In the flare of the match MacPherson had descried the stable lantern hanging on the wall. They lit this and examined the stall. There was no feed in the box, no hay in the manger. The saddle was on Gray Stoddard's horse; the bit in his mouth; he was tied by the reins to his stall ring. The two men looked at each other with lengthening faces.
"Stoddard's too good a horseman to have done that," spoke Hardwick slowly.
"And too kind a man," supplied MacPherson loyally. "He'd have seen to the beast's hunger before he satisfied his own."
As the Scotchman spoke he was picking up the horse's hoofs, and digging at them with a bit of stick.
"They're as clean as if they'd just been washed," he said, as he straightened up. "By Heaven! I have it, Hardwick--that fellow came into town with his hoofs muffled."
The younger man looked also, and assented mutely, then suggested:
"He hasn't come far; there's not a hair turned on him."
The Scotchman shook his head. "I'm not sure of that," he debated. "Likely he's been led, and that slowly. God--this is horrible!"
Mechanically Hardwick got some hay down for the horse, while MacPherson pulled off the saddle and bridle, examining both in the process. Grain was poured into the box, and then water offered.
"He won't drink," murmured the Scotchman. "D'ye see, Hardwick? He won't drink. You can't come into Cottonville without crossing a stream. This fellow's hoofs have been wet within an hour--yes, within the half-hour."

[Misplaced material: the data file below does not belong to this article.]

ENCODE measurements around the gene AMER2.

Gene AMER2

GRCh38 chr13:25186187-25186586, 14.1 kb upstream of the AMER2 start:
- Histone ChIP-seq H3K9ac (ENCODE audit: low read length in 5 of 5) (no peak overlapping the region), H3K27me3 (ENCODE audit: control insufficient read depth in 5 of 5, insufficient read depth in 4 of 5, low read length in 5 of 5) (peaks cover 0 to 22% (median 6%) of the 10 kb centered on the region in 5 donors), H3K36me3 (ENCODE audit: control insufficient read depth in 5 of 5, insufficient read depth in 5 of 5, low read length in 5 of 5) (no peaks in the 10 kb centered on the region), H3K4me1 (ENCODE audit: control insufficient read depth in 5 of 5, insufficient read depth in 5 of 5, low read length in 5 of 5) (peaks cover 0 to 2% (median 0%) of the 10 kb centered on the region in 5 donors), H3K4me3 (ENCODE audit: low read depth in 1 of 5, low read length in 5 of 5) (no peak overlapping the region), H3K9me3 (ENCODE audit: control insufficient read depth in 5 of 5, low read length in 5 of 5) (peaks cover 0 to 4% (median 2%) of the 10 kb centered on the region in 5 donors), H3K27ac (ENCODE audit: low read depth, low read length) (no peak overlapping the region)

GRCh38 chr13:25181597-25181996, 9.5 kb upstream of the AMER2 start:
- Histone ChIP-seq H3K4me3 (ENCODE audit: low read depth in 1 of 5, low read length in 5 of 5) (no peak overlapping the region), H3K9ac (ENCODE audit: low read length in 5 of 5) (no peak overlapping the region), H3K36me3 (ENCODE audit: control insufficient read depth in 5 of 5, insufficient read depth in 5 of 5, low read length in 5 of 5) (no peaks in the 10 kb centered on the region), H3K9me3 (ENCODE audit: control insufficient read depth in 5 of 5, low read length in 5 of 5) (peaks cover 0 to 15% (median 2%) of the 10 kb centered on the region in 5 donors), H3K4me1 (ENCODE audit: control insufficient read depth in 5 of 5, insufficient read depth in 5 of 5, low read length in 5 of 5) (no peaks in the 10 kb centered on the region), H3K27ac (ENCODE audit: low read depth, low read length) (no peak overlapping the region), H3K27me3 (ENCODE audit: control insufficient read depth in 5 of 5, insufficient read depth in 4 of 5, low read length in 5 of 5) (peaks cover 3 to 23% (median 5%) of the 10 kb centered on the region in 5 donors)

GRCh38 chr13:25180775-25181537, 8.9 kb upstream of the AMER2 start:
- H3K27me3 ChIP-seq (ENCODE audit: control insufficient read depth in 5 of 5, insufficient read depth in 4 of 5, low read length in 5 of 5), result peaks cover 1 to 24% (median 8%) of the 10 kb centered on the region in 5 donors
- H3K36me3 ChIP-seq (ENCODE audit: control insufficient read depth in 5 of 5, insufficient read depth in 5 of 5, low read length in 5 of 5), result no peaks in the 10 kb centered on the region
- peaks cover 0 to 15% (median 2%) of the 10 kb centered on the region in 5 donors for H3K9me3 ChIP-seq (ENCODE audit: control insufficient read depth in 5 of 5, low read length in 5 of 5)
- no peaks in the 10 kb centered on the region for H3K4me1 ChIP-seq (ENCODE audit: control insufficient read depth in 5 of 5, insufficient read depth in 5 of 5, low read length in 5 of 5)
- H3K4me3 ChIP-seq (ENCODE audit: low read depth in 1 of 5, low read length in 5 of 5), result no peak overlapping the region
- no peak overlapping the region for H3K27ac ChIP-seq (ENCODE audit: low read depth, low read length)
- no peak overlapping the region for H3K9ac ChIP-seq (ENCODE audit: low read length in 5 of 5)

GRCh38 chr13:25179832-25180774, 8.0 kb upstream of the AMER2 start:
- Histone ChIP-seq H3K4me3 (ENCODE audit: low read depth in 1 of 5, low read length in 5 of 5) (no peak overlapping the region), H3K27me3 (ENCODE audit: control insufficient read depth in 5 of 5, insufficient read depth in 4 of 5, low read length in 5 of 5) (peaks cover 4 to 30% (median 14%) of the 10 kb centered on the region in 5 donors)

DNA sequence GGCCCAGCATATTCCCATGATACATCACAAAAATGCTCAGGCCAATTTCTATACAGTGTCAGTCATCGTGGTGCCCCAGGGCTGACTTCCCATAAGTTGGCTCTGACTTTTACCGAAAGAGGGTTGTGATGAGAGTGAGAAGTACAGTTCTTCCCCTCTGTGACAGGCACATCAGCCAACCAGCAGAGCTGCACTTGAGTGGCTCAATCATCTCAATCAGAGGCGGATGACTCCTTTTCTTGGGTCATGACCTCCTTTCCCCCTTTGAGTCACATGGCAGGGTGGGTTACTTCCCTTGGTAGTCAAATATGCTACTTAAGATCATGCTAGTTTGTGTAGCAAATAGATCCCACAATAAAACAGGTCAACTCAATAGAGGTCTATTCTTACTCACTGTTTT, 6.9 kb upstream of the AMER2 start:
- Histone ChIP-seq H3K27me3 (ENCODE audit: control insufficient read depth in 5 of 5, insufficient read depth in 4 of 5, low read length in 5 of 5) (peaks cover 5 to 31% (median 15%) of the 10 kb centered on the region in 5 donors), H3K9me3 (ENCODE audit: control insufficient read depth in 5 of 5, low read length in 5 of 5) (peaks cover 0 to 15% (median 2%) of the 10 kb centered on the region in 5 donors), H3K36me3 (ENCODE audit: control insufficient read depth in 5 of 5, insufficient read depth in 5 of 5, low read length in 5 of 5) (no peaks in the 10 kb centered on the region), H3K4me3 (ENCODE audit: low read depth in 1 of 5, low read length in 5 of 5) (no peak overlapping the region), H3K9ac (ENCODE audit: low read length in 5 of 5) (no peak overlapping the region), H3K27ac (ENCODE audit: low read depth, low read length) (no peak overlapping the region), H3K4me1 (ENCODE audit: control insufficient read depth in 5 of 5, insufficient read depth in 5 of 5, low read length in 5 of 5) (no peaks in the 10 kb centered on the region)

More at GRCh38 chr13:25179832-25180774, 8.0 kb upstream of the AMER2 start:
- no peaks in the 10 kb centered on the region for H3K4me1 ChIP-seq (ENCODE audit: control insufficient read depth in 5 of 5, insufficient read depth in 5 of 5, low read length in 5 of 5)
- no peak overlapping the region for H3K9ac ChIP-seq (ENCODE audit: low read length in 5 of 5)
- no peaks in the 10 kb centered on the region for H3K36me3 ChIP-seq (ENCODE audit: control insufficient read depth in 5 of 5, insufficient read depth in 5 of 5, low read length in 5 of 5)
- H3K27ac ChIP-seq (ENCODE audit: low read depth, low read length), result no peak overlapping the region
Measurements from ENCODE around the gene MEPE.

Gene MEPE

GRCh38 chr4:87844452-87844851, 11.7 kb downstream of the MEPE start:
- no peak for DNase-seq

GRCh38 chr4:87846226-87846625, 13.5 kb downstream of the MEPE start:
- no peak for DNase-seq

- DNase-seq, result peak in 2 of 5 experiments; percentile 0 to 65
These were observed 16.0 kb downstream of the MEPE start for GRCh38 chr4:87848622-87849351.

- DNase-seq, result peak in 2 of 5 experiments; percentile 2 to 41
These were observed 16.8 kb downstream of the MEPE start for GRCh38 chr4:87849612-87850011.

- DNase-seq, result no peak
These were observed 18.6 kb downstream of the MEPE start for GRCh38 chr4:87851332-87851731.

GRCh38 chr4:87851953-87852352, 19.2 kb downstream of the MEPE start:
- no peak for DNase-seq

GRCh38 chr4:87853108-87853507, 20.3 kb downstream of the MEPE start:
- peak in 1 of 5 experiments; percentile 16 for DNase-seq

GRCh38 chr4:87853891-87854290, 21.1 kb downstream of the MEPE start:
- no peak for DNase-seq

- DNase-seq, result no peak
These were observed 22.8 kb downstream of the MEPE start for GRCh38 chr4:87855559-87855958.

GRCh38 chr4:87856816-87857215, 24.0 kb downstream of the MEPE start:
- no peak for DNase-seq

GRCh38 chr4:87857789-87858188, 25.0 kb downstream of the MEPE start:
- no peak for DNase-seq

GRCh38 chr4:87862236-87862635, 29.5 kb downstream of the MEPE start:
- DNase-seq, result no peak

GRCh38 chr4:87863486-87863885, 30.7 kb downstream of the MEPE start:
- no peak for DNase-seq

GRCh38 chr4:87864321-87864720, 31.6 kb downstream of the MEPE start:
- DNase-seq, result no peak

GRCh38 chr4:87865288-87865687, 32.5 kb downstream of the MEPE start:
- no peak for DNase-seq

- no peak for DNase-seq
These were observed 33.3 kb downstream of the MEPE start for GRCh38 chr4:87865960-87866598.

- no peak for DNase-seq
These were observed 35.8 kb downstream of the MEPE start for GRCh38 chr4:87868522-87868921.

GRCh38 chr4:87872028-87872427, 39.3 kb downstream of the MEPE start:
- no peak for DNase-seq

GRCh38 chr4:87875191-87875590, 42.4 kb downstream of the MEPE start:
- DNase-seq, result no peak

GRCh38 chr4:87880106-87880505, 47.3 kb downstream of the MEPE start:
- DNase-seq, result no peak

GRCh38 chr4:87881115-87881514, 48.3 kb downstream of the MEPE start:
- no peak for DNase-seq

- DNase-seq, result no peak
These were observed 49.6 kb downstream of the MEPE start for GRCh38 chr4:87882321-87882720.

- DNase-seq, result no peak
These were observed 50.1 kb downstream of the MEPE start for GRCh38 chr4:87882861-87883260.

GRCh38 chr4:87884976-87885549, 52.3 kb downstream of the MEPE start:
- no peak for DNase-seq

As their eyes encountered, Hardwick caught his breath sharply; both felt that chill of the cuticle, that stirring at the roots of the hair, that marks the passing close to us of some sinister thing--stark murder, or man's naked hatred walking in the dark beside our cheerful, commonplace path. By one consent they turned back from the stable and went together to Mrs. Gandish's. The house was dark.
"Of course, you know I don't expect to find him here," said Hardwick. "I don't suppose they know anything about the matter. But we've got to wake them and ask."
They did so, and set trembling the first wave of that widening ring of horror which finally informed the remotest boundaries of the little village that a man from their midst was mysteriously missing.
The morning found the telegraph in active requisition, flashing up and down all lines by which a man might have left Cottonville or Watauga. The police of the latter place were notified, furnished with information, and set to find out if possible whether anybody in the city had seen Stoddard since he rode away on Friday morning.
The inquiries were fruitless. A young lady visiting in the city had promised him a dance at the Valentine masque to be held at the Country Club-house Friday night. Some clothing put out a few days before to be cleaned and pressed was ready for delivery. His laundry came home. His mail arrived punctually. The postmaster stated that he had no instructions for a change of address; all the little accessories of Gray Stoddard's life offered themselves, mute, impressive witnesses that he had intended to go on with it in Cottonville. But Stoddard himself had dropped as completely out of the knowledge of man as though he had been whisked off the planet.